The freeing of the Ever Given on 29 March 2021 was the result of several days-worth of intensive dredging, non-stop work by a fleet of tugboats, and a favourable swell combined with unusually high tides caused by a full moon. For almost a week the 220,000-tonne ship had managed to completely block traffic in the Suez Canal where roughly 12 percent of global trade transits, creating a back-log of over 400 vessels. Billions of dollars’ worth of cargo, ranging from sheep to oil and thousands of seafarers were all stuck on both sides of this vital chokepoint that connects the Mediterranean to the Red Sea.
The Suez Canal is one of the eight major chokepoints of world trade. Others include the Straits of Hormuz (between the Persian Gulf and Gulf of Oman), the Straits of Malacca (dividing the Malay Peninsula and the island of Sumatra), as well as the Bab el-Mandab, which separates the Arabian and African continents between Djibouti and Yemen. These are sites that ‘choke’ the flow of resources, information and bodies whose circulation is critical to global commerce. As the Ever Given’s unplanned stopover showed, chokepoints are sites of considerable economic, political, and military significance. Narrow, often difficult to avoid, and heavily trafficked, chokepoints can represent potentially paralyzing vulnerabilities to vital systems and networks.
While the Suez Canal is one of the most visible global chokepoints, the Western Indian Ocean region, which includes the Horn of Africa and Arabian Peninsula, includes many more; from ports to mountain passes, as well as narrow straits like the Bab el-Mandab. As RVI’s research has shown, Chokepoints are crucial spaces for cross-border and trans-regional mobility and, as a consequence, have become sites of political possibility and profit. Control over chokepointsis thus a crucial feature of politics and social life in this region.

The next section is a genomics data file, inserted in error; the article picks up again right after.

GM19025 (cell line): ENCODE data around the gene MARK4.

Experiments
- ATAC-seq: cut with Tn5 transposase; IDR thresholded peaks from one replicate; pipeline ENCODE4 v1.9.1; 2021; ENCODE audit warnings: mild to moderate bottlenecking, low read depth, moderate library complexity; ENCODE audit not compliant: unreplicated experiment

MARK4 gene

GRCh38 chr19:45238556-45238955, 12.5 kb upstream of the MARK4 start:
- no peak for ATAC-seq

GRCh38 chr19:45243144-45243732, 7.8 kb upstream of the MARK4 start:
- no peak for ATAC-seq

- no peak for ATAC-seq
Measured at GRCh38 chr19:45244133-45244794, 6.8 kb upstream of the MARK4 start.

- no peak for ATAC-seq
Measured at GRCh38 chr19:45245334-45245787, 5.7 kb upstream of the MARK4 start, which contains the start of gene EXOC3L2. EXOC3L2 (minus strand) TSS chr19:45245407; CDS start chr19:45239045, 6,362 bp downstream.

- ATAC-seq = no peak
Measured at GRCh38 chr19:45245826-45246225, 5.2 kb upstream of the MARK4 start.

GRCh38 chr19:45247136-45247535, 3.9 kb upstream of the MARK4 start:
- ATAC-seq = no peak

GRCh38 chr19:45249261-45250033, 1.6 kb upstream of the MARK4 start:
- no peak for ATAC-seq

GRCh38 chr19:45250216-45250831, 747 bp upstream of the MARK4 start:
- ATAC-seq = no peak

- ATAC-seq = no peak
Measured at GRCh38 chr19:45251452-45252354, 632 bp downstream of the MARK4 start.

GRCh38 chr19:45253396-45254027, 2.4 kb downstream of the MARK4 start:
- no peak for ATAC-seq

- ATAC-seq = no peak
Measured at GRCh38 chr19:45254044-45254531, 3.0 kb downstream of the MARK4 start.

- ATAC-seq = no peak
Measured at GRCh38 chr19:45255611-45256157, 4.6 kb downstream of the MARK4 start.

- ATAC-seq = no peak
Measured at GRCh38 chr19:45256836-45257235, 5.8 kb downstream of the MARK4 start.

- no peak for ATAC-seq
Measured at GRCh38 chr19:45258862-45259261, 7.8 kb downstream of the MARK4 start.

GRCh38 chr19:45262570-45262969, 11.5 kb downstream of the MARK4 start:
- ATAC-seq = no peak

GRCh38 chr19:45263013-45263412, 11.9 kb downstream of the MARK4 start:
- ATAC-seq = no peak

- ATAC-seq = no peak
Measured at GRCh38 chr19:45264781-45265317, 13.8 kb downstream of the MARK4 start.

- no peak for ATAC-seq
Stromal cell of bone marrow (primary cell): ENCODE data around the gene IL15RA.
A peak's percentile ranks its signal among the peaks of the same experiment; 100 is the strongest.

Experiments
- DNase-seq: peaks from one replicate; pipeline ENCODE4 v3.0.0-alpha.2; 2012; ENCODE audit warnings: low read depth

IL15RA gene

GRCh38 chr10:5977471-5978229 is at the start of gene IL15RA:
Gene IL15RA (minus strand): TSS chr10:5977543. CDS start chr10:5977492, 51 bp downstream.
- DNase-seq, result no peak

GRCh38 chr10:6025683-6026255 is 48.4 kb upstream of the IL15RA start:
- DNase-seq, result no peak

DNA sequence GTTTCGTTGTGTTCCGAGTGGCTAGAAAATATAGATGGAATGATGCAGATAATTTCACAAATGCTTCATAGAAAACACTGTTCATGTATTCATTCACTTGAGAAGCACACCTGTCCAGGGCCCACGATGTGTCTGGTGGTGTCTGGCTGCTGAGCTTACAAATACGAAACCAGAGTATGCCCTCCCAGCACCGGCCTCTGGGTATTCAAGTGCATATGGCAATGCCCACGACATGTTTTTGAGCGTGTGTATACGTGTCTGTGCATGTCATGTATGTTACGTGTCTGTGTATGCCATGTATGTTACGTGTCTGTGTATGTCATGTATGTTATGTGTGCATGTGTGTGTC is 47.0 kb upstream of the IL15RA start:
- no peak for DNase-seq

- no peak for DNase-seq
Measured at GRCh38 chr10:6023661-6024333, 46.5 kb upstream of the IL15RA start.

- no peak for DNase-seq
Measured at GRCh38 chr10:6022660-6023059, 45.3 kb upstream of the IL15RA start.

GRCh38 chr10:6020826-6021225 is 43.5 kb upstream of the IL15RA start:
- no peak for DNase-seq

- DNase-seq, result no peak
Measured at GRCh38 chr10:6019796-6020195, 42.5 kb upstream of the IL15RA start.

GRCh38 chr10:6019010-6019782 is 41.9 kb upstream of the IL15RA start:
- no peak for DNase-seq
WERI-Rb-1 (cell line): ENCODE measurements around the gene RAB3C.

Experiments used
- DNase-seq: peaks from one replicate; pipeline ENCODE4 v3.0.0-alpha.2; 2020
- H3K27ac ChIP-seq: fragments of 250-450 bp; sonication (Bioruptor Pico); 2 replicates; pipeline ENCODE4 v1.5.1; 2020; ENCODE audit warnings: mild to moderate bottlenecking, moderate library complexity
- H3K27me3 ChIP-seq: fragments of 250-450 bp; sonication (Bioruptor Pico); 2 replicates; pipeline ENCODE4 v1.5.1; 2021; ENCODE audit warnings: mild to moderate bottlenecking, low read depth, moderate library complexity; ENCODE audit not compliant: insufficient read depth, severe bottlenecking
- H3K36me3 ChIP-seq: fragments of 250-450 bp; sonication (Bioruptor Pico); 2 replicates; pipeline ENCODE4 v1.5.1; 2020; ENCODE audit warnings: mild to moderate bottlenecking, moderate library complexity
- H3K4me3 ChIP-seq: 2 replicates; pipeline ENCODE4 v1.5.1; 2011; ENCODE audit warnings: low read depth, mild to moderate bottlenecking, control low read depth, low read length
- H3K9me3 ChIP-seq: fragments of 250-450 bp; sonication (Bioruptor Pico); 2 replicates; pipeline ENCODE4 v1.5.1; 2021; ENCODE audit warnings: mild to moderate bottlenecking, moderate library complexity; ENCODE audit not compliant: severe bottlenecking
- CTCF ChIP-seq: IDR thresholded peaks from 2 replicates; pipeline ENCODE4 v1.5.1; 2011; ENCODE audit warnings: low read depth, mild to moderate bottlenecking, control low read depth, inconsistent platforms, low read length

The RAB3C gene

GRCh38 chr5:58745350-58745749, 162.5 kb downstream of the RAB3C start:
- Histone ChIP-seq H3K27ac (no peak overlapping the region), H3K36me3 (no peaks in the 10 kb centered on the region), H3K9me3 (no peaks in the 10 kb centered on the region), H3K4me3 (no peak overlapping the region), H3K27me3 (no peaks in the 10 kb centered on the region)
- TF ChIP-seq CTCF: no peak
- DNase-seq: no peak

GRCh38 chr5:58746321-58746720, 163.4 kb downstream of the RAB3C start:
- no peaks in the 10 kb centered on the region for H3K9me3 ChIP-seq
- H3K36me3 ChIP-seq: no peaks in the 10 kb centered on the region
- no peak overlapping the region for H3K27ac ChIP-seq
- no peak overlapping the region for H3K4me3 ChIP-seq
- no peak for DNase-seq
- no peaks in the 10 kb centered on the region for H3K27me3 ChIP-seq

Long neglected or only understood within frameworks of national and state-centric understandings of the region, chokepoints and corridors are increasingly emerging as key spaces of conflict and contestation in the Western Indian Ocean region. Crucially, they have also become locations where a range of actors from small states like Djibouti to subnational entities like Puntland seek to engage regional and international bodies. These are crucial sites of negotiation between a variety of actors and power brokers in the region. Simultaneously, there are locales where colonial histories of extraction and exploitation continue to manifest themselves, such as in battles over port access, but also crucially sites of refuge and community, for example for Yemeni migrants fleeing the war and sailing to places like Bosaso (Puntland) and Obock (Djibouti). These are places where the weak can sometimes become strong, such as when pirates captured ships transiting through the chokepoints of the Bab-el-Mandeb resulting in a global maritime response and untold losses for crew and cargo.
In addition to being a story of great power politics and new visions of regional and transregional connectivity, chokepoints demonstrate the need to better integrate maritime realms into policy analysis. More than just empty spaces or simply zones of transit, maritime realms are shaped by political, economic, and social forces on land, while also themselves shaping developments on land—from the physical impact of winds and tides in shaping rainfall patterns, to contests over offshore resources.
Understanding this dynamic can help produce analyses that treat maritime space in a similar way to the dynamics associated with borders and cross-border relations. The integration of maritime realms into policy studies of regions such as the Horn of Africa thus emphasizes the overlapping of socio-political, economic and environmental realms.
As the case of the Ever Given made briefly visible, global trade circulation is a fragile project. Chokepoints reveal both the points of tension and constriction in this system and the mix of human and non-human actors that make global trade possible.